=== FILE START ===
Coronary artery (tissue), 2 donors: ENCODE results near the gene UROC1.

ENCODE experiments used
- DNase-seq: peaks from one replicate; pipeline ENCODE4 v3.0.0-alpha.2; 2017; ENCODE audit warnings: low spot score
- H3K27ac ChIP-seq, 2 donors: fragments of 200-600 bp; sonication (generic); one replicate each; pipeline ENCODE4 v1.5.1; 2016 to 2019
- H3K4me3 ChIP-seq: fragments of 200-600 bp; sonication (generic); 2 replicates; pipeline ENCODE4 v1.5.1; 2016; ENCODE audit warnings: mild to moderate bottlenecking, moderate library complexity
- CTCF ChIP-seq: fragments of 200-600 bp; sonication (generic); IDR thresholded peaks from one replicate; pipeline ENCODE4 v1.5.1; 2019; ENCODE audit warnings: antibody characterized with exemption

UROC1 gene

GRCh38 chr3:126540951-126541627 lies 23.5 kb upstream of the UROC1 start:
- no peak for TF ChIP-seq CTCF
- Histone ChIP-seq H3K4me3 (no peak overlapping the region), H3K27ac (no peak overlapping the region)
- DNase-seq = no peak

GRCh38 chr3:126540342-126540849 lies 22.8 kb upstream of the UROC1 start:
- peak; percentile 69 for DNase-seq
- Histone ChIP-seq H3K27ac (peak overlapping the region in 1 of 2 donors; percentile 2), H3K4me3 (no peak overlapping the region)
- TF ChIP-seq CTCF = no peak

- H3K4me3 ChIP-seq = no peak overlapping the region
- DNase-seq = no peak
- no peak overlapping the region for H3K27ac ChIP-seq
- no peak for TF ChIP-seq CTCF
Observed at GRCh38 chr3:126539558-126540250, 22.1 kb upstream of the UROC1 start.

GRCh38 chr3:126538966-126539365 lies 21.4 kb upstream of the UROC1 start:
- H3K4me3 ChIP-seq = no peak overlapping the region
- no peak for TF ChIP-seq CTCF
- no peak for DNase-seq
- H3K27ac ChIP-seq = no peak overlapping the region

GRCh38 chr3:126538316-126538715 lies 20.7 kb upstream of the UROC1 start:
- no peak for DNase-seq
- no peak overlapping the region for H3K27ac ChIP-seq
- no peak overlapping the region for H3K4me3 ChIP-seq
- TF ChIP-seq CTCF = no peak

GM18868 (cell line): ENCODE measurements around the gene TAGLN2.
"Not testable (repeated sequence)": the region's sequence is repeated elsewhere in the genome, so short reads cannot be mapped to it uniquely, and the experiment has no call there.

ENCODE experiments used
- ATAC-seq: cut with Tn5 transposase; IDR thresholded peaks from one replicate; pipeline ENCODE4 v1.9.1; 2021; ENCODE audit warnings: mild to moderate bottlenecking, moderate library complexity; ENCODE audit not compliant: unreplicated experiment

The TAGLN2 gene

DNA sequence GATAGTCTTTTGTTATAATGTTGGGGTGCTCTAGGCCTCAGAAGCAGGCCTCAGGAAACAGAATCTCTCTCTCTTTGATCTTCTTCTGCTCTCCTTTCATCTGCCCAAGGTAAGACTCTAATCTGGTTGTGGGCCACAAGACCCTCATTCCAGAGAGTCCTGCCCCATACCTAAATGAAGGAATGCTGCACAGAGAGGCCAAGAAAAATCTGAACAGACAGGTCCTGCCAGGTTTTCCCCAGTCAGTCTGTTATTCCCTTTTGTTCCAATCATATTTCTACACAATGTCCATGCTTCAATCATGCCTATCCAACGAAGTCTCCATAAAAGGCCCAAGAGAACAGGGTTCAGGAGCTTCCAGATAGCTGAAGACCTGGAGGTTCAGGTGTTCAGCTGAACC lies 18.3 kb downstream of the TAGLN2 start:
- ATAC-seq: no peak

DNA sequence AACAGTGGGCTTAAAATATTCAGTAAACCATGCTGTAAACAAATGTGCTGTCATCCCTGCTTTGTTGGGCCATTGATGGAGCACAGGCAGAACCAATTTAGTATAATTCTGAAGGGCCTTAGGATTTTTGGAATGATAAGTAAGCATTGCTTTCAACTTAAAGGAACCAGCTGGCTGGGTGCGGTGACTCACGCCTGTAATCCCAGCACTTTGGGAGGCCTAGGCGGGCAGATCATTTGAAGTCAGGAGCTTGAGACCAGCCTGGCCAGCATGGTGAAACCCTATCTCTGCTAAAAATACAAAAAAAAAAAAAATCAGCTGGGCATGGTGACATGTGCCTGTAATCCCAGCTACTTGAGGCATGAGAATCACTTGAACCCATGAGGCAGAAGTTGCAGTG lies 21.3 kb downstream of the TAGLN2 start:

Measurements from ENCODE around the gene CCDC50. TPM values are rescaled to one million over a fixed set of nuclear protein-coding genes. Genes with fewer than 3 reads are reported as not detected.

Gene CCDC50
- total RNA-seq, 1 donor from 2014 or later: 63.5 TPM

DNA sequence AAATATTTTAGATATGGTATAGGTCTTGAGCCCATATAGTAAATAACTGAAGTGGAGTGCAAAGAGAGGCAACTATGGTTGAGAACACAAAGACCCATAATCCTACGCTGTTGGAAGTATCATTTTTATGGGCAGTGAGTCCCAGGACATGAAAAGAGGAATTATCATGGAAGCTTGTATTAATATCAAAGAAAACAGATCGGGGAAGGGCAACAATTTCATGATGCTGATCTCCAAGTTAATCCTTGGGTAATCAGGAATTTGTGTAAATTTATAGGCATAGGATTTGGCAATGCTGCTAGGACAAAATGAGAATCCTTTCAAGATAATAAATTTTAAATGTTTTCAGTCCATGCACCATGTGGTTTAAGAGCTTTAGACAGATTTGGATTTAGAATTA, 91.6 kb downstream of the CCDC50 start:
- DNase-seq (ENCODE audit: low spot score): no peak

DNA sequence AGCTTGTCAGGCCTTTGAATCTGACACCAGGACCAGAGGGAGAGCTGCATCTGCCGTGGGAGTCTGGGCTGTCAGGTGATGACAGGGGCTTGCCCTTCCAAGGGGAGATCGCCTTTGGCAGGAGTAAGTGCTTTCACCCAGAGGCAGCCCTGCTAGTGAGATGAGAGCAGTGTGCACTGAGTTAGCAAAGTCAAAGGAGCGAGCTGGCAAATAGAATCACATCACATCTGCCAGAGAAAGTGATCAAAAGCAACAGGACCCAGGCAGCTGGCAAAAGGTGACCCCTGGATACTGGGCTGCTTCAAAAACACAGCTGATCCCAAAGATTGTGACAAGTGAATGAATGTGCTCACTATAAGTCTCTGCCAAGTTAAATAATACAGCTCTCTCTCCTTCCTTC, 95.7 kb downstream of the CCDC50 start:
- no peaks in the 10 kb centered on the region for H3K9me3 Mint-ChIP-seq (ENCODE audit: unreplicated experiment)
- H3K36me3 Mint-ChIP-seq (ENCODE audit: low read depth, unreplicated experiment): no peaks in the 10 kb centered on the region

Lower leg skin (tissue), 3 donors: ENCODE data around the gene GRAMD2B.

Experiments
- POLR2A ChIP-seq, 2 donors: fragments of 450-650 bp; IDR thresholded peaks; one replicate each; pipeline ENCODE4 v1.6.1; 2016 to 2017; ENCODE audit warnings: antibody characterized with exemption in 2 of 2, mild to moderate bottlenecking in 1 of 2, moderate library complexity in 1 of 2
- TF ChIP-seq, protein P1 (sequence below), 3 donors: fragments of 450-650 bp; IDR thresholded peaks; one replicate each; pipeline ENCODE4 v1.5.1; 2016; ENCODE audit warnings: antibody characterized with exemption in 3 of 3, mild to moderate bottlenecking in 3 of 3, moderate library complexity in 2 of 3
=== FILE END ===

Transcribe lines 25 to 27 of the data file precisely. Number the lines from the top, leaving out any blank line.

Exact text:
- H3K27ac ChIP-seq = no peak overlapping the region

GRCh38 chr3:126538316-126538715 lies 20.7 kb upstream of the UROC1 start:
- no peak for DNase-seq